Dose-dense chemotherapy: AC, TAC, CMF and other chemotherapy regimens are typically administered every 3 weeks. Dose-dense chemotherapy refers to chemotherapy treatment that is administered more frequently. Dose-dense treatment is given every 2 weeks rather than at the conventional 3-week interval in order to increase the total amount of chemotherapy used to treat the cancer.
Researchers have reported that patients with node-positive breast cancer treated with dose-dense chemotherapy live longer without cancer recurrence than patients treated with conventional chemotherapy. The 2,005 patients involved in one study received chemotherapy treatment with doxorubicin, paclitaxel, and cyclophosphamide either every 3 weeks (conventional treatment) or every 2 weeks (dose-dense). At 4 years, 82% of patients treated with dose-dense therapy were disease-free, compared to 75% of those treated with conventional chemotherapy. (17)
Neoadjuvant chemotherapy: Neoadjuvant therapy is treatment administered before surgery. The purpose of neoadjuvant therapy is to immediately treat and shrink the cancer in order to increase the likelihood that it may be completely removed with surgery. A committee of physicians, called The Consensus Conference Committee, has published treatment guidelines stating that neoadjuvant chemotherapy is “the treatment of choice” for patients with stage III breast cancer and is “worthy of consideration” in patients with stage IIA and IIB breast cancer. (18) The results of clinical trials also clearly demonstrate that neoadjuvant therapy increases the likelihood that patients can undergo breast-conserving surgical treatment instead of surgical mastectomy. (19)
Researchers affiliated with the National Surgical Adjuvant Breast and Bowel Project have reported that neoadjuvant chemotherapy that includes the drug Taxotere produces more anti-cancer responsesthan neoadjuvant chemotherapy without Taxotere or neoadjuvant chemotherapy combined with adjuvant Taxotere. This trial involved over 2,000 women who were randomly assigned to receive one of the following treatments:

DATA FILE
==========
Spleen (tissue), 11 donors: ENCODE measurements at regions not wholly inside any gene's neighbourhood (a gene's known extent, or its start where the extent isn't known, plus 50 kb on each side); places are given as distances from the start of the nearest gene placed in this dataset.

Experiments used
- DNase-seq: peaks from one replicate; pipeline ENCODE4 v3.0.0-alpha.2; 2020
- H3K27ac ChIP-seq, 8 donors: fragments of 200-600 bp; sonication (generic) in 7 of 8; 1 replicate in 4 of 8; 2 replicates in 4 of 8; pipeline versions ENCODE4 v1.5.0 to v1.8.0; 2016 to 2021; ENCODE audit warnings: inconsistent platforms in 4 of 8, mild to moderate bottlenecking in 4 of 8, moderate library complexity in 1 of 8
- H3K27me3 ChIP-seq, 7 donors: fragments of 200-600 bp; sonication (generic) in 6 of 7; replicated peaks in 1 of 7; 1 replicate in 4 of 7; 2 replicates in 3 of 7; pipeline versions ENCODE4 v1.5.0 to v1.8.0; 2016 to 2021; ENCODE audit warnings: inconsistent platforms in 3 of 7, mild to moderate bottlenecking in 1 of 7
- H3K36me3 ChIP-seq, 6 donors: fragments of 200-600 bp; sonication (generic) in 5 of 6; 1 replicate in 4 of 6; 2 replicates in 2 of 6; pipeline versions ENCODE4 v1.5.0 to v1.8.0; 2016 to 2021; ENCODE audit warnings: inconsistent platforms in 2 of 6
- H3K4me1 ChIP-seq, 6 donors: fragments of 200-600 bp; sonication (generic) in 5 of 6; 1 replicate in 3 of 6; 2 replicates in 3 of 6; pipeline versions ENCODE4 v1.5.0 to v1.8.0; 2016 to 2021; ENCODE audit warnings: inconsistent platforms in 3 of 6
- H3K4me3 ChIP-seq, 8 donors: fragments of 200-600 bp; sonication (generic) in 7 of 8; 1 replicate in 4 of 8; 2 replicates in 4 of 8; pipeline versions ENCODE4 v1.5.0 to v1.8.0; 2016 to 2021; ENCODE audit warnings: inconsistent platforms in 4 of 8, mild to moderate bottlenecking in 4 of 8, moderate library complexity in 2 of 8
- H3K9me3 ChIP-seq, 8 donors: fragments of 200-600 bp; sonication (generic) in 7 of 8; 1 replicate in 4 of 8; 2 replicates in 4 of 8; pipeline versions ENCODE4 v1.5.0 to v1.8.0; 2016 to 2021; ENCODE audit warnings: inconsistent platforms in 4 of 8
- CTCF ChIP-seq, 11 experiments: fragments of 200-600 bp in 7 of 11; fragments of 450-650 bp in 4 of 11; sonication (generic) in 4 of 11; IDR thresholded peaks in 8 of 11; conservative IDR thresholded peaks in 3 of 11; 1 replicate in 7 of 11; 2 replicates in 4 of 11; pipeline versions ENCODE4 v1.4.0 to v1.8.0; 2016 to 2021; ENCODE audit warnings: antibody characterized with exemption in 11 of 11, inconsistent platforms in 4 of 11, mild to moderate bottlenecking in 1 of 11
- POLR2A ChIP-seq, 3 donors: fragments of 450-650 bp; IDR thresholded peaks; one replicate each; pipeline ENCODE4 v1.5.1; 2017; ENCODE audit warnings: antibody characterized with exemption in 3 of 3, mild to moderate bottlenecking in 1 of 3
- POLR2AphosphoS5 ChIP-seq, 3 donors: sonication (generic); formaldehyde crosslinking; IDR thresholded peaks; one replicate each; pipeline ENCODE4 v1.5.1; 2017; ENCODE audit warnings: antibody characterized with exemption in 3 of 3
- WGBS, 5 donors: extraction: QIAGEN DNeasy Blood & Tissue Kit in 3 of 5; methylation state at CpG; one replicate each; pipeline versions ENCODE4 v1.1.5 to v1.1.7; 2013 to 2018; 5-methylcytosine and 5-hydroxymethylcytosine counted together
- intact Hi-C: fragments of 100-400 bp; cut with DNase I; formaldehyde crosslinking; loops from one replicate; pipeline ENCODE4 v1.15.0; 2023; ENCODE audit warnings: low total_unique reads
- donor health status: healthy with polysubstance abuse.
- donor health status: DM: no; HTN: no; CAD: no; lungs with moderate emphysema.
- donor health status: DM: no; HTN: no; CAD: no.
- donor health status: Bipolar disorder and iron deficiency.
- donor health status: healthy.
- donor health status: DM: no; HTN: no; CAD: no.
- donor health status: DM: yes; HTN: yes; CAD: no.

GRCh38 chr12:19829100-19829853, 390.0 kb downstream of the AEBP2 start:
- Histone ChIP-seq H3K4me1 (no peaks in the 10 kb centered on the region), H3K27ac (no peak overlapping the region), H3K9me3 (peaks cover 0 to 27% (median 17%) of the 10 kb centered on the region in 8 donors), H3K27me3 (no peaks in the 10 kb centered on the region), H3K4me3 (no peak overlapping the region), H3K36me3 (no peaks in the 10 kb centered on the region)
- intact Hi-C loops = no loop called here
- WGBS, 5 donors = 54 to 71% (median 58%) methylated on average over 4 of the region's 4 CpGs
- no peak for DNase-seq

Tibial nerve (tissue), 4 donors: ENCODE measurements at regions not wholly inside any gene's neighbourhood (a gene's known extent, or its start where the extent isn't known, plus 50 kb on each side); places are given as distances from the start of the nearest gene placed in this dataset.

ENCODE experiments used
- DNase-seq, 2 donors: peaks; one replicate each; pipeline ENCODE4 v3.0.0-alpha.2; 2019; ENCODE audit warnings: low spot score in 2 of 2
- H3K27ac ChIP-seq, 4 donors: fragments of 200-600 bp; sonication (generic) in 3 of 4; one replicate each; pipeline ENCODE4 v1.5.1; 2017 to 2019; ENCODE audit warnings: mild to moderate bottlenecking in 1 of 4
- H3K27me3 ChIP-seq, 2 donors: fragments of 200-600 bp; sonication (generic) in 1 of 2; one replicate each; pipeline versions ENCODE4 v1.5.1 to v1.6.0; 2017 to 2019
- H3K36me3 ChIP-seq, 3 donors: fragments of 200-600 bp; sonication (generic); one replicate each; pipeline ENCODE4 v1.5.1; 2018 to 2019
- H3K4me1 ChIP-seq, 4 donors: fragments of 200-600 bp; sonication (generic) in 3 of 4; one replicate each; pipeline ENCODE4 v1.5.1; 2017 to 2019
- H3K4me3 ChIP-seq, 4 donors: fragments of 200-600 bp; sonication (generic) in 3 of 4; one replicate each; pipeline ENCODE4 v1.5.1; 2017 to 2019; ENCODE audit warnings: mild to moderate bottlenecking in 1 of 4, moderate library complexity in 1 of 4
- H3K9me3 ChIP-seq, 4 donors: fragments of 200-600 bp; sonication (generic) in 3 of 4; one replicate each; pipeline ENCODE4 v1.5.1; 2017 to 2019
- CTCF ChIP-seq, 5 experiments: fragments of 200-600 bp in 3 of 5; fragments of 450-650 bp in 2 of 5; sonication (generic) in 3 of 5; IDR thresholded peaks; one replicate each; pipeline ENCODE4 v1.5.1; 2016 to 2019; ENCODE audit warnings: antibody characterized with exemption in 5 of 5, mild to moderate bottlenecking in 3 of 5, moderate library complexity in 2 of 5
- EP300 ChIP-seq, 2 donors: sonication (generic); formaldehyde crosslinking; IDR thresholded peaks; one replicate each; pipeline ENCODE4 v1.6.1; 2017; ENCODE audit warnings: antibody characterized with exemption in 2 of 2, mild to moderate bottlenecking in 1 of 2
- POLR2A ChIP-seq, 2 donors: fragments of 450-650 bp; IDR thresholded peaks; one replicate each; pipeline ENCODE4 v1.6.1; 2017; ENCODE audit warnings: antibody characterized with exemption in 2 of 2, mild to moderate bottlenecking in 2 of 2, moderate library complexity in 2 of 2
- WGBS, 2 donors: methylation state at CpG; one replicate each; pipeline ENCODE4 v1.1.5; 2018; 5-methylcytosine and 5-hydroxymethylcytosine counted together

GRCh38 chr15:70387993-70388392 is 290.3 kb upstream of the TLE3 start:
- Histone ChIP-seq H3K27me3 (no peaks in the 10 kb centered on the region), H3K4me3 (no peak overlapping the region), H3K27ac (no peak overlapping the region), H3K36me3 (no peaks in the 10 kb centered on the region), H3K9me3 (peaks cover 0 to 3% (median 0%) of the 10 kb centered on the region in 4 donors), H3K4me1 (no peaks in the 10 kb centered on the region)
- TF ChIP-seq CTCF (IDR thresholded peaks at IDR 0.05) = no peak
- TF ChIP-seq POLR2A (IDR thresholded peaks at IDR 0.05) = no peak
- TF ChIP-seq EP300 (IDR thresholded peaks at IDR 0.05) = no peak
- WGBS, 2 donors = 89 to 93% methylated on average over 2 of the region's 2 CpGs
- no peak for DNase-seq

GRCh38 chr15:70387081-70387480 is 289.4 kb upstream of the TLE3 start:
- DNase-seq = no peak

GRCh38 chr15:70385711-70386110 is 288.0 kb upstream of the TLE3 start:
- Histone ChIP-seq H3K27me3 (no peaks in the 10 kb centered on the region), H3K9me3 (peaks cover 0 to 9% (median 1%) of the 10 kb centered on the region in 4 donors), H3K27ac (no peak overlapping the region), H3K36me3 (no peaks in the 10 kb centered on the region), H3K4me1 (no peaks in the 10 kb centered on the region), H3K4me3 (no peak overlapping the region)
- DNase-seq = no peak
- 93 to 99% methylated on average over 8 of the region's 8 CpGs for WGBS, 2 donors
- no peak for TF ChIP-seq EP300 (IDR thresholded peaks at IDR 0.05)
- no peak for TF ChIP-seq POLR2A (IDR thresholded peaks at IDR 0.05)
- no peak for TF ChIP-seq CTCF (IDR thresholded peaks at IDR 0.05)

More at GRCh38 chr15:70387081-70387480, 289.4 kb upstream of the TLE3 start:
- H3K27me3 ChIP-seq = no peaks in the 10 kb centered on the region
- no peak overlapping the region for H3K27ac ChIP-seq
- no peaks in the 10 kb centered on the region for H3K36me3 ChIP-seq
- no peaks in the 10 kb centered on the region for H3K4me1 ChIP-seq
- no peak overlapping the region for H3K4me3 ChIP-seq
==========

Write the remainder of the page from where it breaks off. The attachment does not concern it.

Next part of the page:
- Neoadjuvant AC (doxorubicin plus cyclophosphamide)
- Neoadjuvant AC plus Taxotere
- Neoadjuvant AC plus Taxotere after surgery
Approximately 91% of the patients treated with Taxotere® before surgery had an anti-cancer response, compared to 85% of patients in the other two groups. (20)
Targeted Therapy With Precision Cancer Medicines
A targeted therapy is one that is designed to treat only the cancer cells and minimize damage to normal, healthy cells. Cancer treatments that “target” cancer cells may offer the advantage of reduced treatment-related side effects and improved outcomes.
Conventional cancer treatments, such as chemotherapy and radiation therapy, cannot distinguish between cancer cells and healthy cells. Consequently, healthy cells are commonly damaged in the process of treating the cancer, which results in side effects. Chemotherapy damages rapidly dividing cells, a hallmark trait of cancer cells. In the process, healthy cells that are also rapidly dividing, such as blood cells and the cells lining the mouth and GI tract are also damaged. Radiation therapy kills some healthy cells that are in the path of the radiation or near the cancer being treated. Newer radiation therapy techniques can reduce, but not eliminate this damage. Treatment-related damage to healthy cells leads to complications of treatment, or side effects. These side effects may be severe, reducing a patient’s quality of life, compromising their ability to receive their full, prescribed treatment, and sometimes, limiting their chance for an optimal outcome from treatment.
Monoclonal antibodies: Advances in science and technology have led to the development of several different types of targeted therapies. Monoclonal antibodies are a type of targeted therapy that has been used in the treatment of breast cancer. Monoclonal antibodies are comprised of proteins that can be made in the laboratory and are designed to recognize and bind to specific proteins that occur in large quantities on the surface of some cancer cells. This binding action promotes anti-cancer benefits by:
- Eliminating the cancer cell’s stimulus to grow, and
- Activating the immune system to attack and kill the cancer cells that the monoclonal antibody is bound to.
Human Epidermal Growth Factor Receptor 2 (HER2): Some breast cancers have an abundance of a protein called HER2 on their outer surface. These cancers are called HER2-positive. HER2 proteins bind exclusively with other proteins that circulate in the blood called growth factors. This binding activity leads to the uncontrolled replication and growth of the cancer cells. Approximately one out of three breast cancer patients have HER2-positive breast cancer. (21)
Herceptin®: Herceptin (trastuzumab) is a monoclonal antibody that binds to the HER2 protein and adding Herceptin to chemotherapy improves survival for patients with advanced HER2-positive breast cancer. (22) Herceptin is the first monoclonal antibody to be approved by the FDA for the treatment of advanced breast cancer and additional precision cancer medicines that target HER2 are available and more active than Herceptin.